In 2022 four astronauts will leave Earth for a mission to Mars. A US$6.3 billion project hopes to recoup some of its costs by selling the television rights. And the participants in this TV reality show? Well, they’re probably not coming back.
There are people who are clamouring to go on this once in a lifetime trip. In place of a brief existence on Earth – incidentally also a one-way, non-refundable ticket – they are going to opt for an even shorter life on Mars. That’s if they get there.
The total journey time from Earth to Mars takes between 21 and 43 weeks depending on the speed of the launch, the alignment of the two planets, and the trajectory the spacecraft has to take to reach its target. This is because both Earth and Mars are orbiting around the Sun. Instead of heading directly for Mars, a spacecraft launched from Earth needs to go towards where Mars is going to be at some point in the future.
A major constraint is fuel. If it had an unlimited amount of fuel, the spacecraft would set off for Mars, fire its rockets up to the halfway point of the journey, then decelerate for the second half. In this way the journey time could be considerably reduced, but it would require an impossible fuel-load.
Getting to the red planet is fraught with danger, let alone getting back. Apart from space debris and other hazards, there is the threat of exposure to high-energy cosmic rays and other ionizing radiation, the negative effects of a prolonged low-gravity environment, including eyesight loss, equipment failure, psychological trauma…
On the Mars One web site, Paul Römer, co-creator of Big Brother and ambassador for the project, describes it as: “The biggest media event in the world. Reality meets talent show with no ending and the whole world watching.”
Potential voyagers have been taken in by this kind of hype. They appear to be suffering from a heavy dose of Jules Verne, Superman, Star Wars and Dr Who. Some comments seem to reject or renounce the miracle that is life on earth.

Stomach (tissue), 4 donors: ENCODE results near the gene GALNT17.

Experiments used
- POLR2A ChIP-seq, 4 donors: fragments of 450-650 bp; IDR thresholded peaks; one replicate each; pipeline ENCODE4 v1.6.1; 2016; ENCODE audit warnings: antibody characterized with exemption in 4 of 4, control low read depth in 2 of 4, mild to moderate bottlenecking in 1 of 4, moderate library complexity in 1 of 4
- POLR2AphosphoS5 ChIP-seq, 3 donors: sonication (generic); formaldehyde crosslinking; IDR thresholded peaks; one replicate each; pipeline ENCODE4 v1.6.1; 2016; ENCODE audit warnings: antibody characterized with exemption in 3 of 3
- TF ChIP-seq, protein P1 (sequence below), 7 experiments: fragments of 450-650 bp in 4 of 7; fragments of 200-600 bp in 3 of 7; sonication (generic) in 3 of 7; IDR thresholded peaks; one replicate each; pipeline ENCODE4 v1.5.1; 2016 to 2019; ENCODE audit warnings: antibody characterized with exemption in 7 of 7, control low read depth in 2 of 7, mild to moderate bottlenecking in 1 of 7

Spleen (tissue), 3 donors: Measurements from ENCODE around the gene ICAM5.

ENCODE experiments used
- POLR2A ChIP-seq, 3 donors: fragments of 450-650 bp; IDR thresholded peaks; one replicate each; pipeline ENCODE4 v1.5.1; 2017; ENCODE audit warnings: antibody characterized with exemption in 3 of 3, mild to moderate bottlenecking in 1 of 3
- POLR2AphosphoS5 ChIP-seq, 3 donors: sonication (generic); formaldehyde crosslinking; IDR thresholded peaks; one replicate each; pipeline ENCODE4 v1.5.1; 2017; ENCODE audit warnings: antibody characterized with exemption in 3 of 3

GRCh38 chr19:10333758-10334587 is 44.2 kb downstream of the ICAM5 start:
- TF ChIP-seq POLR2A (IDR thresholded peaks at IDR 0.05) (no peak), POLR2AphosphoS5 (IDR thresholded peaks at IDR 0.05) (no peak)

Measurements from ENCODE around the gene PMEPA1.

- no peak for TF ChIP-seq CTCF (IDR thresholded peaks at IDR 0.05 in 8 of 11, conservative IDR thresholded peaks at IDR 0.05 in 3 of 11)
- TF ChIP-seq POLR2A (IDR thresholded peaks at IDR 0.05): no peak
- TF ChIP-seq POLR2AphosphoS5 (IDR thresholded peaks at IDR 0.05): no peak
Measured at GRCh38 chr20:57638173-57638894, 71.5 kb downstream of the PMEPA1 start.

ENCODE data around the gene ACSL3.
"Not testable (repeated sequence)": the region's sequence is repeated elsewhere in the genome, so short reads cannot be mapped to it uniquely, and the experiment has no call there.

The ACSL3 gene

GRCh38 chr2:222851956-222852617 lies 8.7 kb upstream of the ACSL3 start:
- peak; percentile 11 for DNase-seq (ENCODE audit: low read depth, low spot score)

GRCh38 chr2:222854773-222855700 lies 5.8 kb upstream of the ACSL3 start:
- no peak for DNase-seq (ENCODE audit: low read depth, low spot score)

Some potential missioners are prepared to abandon their families (including their children), although when push comes to shove they may change their minds. Some believe that such a trip is “worth any price” and that it is an essential expression of the human spirit. Others simply find life on Earth boring and want to try to prove what scientists have already confirmed: given the size of the (un)known universe there will surely be other forms of life out there – but they are nowhere near at hand.
It’s worth recalling the wise words of the American astrophysicist and writer Carl Sagan in Pale Blue Dot: A Vision of the Human Future in Space (1994):
“Look again at that dot. That’s here. That’s home. That’s us. On it everyone you love, everyone you know, everyone you ever heard of, every human being who ever was, lived out their lives. The aggregate of our joy and suffering, thousands of confident religions, ideologies, and economic doctrines, every hunter and forager, every hero and coward, every creator and destroyer of civilization, every king and peasant, every young couple in love, every mother and father, hopeful child, inventor and explorer, every teacher of morals, every corrupt politician, every ‘superstar’, every ‘supreme leader’, every saint and sinner in the history of our species lived there – on a mote of dust suspended in a sunbeam.”
Carl Sagan was not against going to Mars. He was against the crime of abandoning Earth to political apathy, environmental complacency, and ignorance. Let’s go to Mars, but only after we have solved this planet’s overwhelmingly urgent problems and not for the sake of a television spectacular.